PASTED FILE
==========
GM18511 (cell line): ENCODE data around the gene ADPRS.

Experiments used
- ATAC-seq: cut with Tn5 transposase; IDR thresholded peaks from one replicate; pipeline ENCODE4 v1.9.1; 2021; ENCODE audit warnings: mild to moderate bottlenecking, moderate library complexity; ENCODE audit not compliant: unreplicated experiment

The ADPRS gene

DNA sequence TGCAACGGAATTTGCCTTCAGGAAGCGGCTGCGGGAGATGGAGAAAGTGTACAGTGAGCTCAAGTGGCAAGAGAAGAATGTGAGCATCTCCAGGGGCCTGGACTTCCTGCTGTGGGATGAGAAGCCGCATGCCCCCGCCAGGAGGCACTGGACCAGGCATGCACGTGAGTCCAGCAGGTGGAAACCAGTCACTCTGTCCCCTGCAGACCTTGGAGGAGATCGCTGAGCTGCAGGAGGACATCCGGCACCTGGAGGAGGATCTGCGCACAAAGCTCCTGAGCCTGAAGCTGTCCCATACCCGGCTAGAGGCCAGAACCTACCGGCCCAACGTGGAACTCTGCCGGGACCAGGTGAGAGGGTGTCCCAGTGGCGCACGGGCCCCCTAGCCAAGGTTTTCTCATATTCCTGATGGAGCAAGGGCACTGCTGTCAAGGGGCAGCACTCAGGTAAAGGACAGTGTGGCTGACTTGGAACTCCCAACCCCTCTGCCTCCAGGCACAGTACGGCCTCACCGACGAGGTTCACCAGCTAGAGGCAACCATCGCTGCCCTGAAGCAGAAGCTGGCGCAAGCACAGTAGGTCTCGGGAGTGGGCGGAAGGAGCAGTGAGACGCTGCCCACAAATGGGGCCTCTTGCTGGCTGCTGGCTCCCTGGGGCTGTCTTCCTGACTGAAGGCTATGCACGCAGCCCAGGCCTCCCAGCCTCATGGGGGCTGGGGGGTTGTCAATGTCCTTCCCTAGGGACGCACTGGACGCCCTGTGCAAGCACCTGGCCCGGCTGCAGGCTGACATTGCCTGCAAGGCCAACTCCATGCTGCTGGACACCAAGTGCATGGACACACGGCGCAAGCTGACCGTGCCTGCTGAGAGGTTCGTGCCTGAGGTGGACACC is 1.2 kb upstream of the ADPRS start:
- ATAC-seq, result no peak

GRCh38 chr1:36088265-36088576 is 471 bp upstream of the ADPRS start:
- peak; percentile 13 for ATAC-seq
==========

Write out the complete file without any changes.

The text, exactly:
GM18511 (cell line): ENCODE data around the gene ADPRS.

Experiments used
- ATAC-seq: cut with Tn5 transposase; IDR thresholded peaks from one replicate; pipeline ENCODE4 v1.9.1; 2021; ENCODE audit warnings: mild to moderate bottlenecking, moderate library complexity; ENCODE audit not compliant: unreplicated experiment

The ADPRS gene

DNA sequence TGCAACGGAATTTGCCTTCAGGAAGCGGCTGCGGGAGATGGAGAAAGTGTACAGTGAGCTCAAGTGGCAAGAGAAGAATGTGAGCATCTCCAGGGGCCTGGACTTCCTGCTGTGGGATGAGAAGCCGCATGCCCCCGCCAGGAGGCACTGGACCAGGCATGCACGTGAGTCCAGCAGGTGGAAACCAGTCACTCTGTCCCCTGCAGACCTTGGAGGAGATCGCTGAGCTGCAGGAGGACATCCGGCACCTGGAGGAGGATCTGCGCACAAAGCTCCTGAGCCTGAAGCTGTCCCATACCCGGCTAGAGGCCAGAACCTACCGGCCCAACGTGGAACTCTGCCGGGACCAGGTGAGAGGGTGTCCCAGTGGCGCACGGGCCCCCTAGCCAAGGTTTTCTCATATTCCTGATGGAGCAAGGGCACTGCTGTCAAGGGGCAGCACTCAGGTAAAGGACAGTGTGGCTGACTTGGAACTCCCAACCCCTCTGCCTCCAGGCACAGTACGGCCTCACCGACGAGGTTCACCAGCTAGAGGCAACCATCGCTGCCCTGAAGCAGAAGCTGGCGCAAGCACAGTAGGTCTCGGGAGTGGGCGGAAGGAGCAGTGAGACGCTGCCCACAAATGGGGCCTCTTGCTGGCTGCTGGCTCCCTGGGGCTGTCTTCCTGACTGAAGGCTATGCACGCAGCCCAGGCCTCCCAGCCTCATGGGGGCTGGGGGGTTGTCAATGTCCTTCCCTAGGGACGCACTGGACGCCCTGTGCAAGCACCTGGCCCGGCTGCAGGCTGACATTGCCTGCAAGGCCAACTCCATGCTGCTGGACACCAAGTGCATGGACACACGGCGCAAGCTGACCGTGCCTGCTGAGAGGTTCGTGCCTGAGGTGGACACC is 1.2 kb upstream of the ADPRS start:
- ATAC-seq, result no peak

GRCh38 chr1:36088265-36088576 is 471 bp upstream of the ADPRS start:
- peak; percentile 13 for ATAC-seq